Gir"dle (?), n.

A griddle.

[Scot. & Prov. Eng.]

 

© Webster 1913.


Gir"dle, n. [OE. gurdel, girdel, AS. gyrdel, fr. gyrdan; akin to D. gordel, G. gurtel, Icel. gyrill. See Gird, v. t., to encircle, and cf. Girth, n.]

1.

That which girds, encircles, or incloses; a circumference; a belt; esp., a belt, sash, or article of dress encircling the body usually at the waist; a cestus.

Within the girdle of these walls. Shak.

Their breasts girded with golden girdles. Rev. xv. 6.

2.

The zodiac; also, the equator.

[Poetic]

Bacon.

From the world's girdle to the frozen pole. Cowper.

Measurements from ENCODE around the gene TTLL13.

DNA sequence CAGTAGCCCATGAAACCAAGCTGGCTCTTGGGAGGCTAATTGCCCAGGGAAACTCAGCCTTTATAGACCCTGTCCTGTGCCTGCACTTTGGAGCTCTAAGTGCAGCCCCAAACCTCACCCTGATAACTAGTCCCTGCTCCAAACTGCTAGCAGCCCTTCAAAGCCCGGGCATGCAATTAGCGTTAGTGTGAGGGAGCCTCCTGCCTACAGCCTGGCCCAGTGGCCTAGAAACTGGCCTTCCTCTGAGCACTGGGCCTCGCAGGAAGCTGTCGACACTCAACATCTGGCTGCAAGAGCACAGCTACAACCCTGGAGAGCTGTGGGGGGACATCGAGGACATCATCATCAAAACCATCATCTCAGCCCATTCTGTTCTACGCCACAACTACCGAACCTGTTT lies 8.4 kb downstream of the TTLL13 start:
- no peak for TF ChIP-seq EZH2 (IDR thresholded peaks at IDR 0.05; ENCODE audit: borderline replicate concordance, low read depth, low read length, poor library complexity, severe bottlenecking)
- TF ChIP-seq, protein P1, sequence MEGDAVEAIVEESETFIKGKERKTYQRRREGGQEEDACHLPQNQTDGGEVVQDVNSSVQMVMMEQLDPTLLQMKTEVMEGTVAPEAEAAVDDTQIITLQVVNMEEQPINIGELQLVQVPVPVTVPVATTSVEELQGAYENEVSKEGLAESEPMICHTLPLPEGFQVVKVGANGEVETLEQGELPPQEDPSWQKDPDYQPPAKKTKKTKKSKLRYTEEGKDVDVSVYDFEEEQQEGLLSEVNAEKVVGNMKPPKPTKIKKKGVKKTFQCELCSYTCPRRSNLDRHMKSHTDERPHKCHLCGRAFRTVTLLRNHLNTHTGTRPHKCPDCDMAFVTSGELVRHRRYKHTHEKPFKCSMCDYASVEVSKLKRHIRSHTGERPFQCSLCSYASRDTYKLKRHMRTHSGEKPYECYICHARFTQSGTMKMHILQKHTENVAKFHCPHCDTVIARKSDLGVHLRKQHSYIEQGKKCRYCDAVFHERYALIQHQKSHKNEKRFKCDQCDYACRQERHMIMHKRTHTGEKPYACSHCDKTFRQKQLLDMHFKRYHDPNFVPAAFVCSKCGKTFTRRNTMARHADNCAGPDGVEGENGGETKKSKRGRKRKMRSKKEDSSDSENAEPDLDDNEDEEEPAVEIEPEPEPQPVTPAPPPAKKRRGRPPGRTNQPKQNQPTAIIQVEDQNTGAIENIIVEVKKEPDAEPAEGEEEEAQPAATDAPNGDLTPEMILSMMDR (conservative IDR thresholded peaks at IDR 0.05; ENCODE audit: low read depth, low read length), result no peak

That gems the starry girdle of the year. Campbell.

3. Jewelry

The line ofgreatest circumference of a brilliant-cut diamond, at which it is grasped by the setting. See Illust. of Brilliant.

Knight.

4. Mining

A thin bed or stratum of stone.

Raymond.

5. Zool.

The clitellus of an earthworm.

Girdle bone Anat., the sphenethmoid. See under Sphenethmoid. -- Girdle wheel, a spinning wheel. -- Sea girdle Zool., a ctenophore. See Venus's girdle, under Venus. -- Shoulder, Pectoral, ∧ Pelvic, girdle. Anat. See under Pectoral, and Pelvic. -- To have under the girdle, to have bound to one, that is, in subjection.

 

© Webster 1913.


Gir"dle, v. t. [imp. & p. p. Girdled (?); p. pr. & vb. n. Girdling (?).]

1.

To bind with a belt or sash; to gird.

Shak.

2.

To inclose; to environ; to shut in.

Those sleeping stones, That as a waist doth girdle you about. Shak.

3.

To make a cut or gnaw a groove around (a tree, etc.) through the bark and alburnum, thus killing it.

[U. S.]

 

© Webster 1913.

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